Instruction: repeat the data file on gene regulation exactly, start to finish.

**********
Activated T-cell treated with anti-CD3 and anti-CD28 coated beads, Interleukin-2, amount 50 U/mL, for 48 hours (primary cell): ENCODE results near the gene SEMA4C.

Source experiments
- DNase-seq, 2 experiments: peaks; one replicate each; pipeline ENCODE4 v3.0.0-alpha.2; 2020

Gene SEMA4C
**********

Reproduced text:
Activated T-cell treated with anti-CD3 and anti-CD28 coated beads, Interleukin-2, amount 50 U/mL, for 48 hours (primary cell): ENCODE results near the gene SEMA4C.

Source experiments
- DNase-seq, 2 experiments: peaks; one replicate each; pipeline ENCODE4 v3.0.0-alpha.2; 2020

Gene SEMA4C